The 10 steps to the ideal concept.
With tools, methods and examples.
Works in an overarching way for overall
communication, as a partial concept for
each discipline, or as an action paper
for channels and projects.
Know more, conceive better, achieve greater
things: Pithy concepts are the basis of any
effective implementation. In simple steps, from
mandate through to evaluation, this working
tool describes the "concept" craft with specific
tips, examples and methods.
Bernet Relations AG
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031 550 10 80
Visualize a common objective.
A careful start clarifies the mandate.
Apposite initial questions and “Columbo”
1. Where does the greatest challenge lie?
Where is the “sticking point”?
2. What will we achieve and when?
Can objectives be prioritized, quantified?
3. Where does the client see the strengths, weaknesses,
opportunities and threats?
4. What resources are available?
5. Who decides, implements, and provides background support?
6. Are there preconceived ideas, taboos, prioritized
7. What is the prehistory? Are there any previous experiences?
How was the feedback?
We have the mandate explained to us in detail. The interaction involved in
exchange throws up new perspectives and creative approaches. Getting into
the mindset of the theme and truly scrutinizing it yields clear answers and
priorities – the key basis for concept and implementation.
Are you familiar with the “Columbo” technique? The crafty cult TV detective
drops the key detail right at the end of the discussion – just as he is leaving.
We should follow Columbo’s lead, having the courage to properly enquire –
even when it comes to delicate issues.
Start without misunderstandings
A succinct, written confirmation of the objectives, resources and timing
delivers clarity for the first steps. In your own words, condensed, brief,
to the point. Once the client agrees, we can then move on to the concept
Everyone should be “in the know”
We begin the document with the essence of the mandate. Why was the
concept written? Who contributed, what kind of process was involved?
We answer this question in an introductory way in the table of contents,
thus paving the way forward for the reader.
The Concept Recipe delivers practical tips for the efficient planning of
communication projects. This edition is the completely revised and
developed new version of the original edition of 2007. Tips on methods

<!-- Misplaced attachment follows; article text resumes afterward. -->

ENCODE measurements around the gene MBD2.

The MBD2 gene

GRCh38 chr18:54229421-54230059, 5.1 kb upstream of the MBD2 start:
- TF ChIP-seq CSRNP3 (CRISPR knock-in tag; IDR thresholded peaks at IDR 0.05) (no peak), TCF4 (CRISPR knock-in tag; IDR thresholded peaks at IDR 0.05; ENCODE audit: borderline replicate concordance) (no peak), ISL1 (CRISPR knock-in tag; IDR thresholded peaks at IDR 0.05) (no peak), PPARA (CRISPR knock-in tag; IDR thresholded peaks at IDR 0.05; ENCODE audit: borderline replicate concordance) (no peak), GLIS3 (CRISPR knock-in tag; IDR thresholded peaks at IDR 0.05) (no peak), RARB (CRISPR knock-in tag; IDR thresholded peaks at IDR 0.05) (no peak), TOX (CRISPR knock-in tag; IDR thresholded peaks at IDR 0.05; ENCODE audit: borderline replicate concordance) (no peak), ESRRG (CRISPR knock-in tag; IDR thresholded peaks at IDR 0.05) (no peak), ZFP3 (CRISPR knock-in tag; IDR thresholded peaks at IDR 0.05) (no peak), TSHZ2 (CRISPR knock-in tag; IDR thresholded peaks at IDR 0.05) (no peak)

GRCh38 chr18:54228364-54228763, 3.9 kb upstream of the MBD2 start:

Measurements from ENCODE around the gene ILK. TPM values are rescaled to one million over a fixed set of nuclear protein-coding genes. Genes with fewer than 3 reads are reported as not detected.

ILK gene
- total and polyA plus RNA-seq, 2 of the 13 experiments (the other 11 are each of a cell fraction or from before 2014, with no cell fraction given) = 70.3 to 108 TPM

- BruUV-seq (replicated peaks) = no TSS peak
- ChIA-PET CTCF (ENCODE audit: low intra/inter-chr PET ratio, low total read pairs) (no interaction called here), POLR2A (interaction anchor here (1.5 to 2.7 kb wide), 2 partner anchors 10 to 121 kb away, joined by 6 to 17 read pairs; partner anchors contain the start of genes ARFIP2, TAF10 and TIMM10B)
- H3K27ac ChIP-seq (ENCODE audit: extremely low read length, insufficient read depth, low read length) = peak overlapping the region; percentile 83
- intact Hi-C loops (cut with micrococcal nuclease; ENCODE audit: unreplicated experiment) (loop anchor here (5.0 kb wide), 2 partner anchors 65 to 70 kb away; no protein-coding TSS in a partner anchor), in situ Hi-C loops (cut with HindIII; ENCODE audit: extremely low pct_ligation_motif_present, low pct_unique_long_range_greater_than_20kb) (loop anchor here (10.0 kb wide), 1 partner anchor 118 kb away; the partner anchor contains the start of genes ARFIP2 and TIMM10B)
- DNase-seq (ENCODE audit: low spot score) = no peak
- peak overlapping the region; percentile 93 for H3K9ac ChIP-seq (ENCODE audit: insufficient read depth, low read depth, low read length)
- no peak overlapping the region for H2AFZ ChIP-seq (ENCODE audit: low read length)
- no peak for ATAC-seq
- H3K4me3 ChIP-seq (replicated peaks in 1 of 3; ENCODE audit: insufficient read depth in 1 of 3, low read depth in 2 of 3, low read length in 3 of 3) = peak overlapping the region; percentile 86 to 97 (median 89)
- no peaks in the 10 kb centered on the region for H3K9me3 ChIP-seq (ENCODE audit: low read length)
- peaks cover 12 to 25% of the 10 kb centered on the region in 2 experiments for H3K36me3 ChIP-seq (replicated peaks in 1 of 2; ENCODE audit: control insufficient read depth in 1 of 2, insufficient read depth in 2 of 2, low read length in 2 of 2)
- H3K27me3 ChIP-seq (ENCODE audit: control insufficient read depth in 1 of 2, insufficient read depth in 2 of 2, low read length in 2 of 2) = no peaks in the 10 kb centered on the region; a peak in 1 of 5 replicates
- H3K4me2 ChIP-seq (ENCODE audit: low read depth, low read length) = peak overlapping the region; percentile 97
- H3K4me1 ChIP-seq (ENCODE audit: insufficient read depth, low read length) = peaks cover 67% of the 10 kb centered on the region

and possible tools supplement tried-and-tested content.
Methods and tools
The new Concept Recipe contains a box with methods
and tools for each step. With tried-and-tested, classic
and innovative approaches. As support and inspiration.
For experimentation and further development.
Listen, understand, involve.
People who are listened to will help
Key people at the table
We involve the relevant decision-makers and ambassadors at an early
stage, including when fleshing out the mandate and undertaking analysis.
These key people should be at the table when workshops or surveys are
held. For example: No overarching communication concepts without the
CEO, no action paper on opening a site without a senior HR figure.
Sun and clouds – SWOT
The analysis of strengths, weaknesses, opportunities and threats – or SWOT
for short – provides an overview of the decisive points and questions. We
look at the organization first of all: What factors will support the search for
a solution, what factors represent potential stumbling blocks? And then
externally: Where do we perceive opportunities and threats in the market
and in the wider environment? How do we prioritize this information?
Transparent, selective, condensed
We talk to the parties involved, gather perspectives, get people on board,
hold thoughts up to a mirror, and obtain input. We supplement these expe-
riences with market data, surveys, media reports – thereby gaining a 360°
view. A key element is filtering by relevance: What is of greatest importance
to our project? When does analysis deteriorate into blah blah blah?
Get the “quintessence” into the summary
The summary brings together the findings and should run to no more than
one page. It releases stimuli for the design of strategy and measures. No
analysis without a summary. Here we ascertain where the greatest problem
lies and where we see the greatest need for action.
Quick poll brings authenticity
If there are insufficient resources for a representative survey, we start off
with a flash telephone survey. This involves five to eight clients, journalists
or other stakeholders and a handful of key qualitative questions. The core
statements provide an external perspective for the analysis. Incorporated into
the presentation in their original tone, they invigorate the concept.
The analysis shows that
modern methods are lacking in our existing Concept Recipe,
the rapid, slick print format is valued by users,
we can link the print edition to the online world more cleverly.
Methods and tools
c = classic, i = innovative
Data analysis c, i
Desk research c, i
Empathy map i
(Expert) interviews c, i
Focus groups c, i
Mash up i
Positioning cross c
Role play c, i
System mapping i
Stakeholder map c, i
Why-how laddering i